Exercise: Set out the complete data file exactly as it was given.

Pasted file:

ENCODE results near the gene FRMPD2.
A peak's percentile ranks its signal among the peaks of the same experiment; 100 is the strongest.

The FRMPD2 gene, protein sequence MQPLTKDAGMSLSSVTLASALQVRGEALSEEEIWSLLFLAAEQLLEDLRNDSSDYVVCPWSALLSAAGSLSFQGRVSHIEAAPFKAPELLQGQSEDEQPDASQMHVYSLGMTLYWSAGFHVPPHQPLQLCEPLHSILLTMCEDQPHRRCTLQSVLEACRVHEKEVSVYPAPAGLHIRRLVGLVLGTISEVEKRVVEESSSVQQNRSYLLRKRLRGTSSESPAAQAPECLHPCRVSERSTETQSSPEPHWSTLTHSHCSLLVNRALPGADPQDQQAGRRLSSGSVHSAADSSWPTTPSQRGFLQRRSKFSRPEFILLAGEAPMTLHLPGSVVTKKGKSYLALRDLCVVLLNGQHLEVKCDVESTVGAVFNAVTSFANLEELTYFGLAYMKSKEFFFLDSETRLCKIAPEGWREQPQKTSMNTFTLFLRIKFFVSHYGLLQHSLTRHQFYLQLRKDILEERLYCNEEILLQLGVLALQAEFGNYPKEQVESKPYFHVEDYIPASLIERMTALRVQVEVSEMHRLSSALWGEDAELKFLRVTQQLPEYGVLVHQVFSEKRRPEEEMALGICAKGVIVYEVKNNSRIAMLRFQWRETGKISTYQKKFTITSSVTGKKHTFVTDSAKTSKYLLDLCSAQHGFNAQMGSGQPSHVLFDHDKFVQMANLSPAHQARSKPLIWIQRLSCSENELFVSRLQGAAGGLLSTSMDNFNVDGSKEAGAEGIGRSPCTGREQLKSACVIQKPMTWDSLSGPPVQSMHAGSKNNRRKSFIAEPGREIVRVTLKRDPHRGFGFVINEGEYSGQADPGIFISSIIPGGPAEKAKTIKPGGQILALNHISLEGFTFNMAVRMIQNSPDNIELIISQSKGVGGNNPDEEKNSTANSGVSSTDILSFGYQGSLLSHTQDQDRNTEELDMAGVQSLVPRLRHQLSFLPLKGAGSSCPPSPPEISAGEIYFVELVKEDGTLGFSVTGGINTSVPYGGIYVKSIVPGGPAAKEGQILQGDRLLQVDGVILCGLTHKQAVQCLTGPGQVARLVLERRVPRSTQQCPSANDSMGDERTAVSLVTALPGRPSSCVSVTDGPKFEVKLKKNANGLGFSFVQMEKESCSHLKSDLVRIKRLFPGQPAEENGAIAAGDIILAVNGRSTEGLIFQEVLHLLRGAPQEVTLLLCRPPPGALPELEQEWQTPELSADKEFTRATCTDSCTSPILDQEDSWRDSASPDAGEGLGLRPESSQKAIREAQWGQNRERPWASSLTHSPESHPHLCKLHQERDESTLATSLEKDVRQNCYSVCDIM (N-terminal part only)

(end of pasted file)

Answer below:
ENCODE results near the gene FRMPD2.
A peak's percentile ranks its signal among the peaks of the same experiment; 100 is the strongest.

The FRMPD2 gene, protein sequence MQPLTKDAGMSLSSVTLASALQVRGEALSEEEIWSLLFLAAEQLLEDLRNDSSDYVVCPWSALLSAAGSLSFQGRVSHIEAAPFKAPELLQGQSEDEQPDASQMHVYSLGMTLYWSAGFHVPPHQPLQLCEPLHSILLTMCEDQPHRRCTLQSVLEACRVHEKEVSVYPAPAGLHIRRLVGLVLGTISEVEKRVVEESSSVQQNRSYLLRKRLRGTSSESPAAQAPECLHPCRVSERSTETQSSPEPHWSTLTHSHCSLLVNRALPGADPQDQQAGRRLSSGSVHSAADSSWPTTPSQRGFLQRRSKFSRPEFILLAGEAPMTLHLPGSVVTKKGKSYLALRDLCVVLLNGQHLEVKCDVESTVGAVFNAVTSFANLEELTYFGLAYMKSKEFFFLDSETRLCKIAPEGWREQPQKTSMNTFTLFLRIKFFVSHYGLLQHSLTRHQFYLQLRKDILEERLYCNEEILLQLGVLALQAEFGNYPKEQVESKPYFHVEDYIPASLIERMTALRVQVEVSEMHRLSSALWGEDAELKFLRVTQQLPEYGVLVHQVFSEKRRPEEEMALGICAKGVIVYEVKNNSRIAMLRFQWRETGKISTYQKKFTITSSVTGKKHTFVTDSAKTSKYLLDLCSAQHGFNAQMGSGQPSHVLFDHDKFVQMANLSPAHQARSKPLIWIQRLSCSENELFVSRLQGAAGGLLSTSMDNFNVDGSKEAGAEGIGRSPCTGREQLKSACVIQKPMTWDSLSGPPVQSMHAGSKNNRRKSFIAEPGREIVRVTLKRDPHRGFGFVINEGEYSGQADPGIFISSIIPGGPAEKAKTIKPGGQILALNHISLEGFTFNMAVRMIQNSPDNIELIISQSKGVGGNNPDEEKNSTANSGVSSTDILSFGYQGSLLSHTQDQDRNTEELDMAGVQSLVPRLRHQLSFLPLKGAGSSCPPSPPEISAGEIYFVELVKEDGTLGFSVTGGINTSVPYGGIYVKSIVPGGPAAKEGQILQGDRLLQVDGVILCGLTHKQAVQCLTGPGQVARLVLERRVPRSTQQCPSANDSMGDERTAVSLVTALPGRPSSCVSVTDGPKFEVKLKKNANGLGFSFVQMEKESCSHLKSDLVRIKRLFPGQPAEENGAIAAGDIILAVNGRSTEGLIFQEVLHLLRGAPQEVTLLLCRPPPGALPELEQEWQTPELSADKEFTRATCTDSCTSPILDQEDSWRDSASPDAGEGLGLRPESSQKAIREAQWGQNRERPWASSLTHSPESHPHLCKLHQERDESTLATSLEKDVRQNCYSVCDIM (N-terminal part only)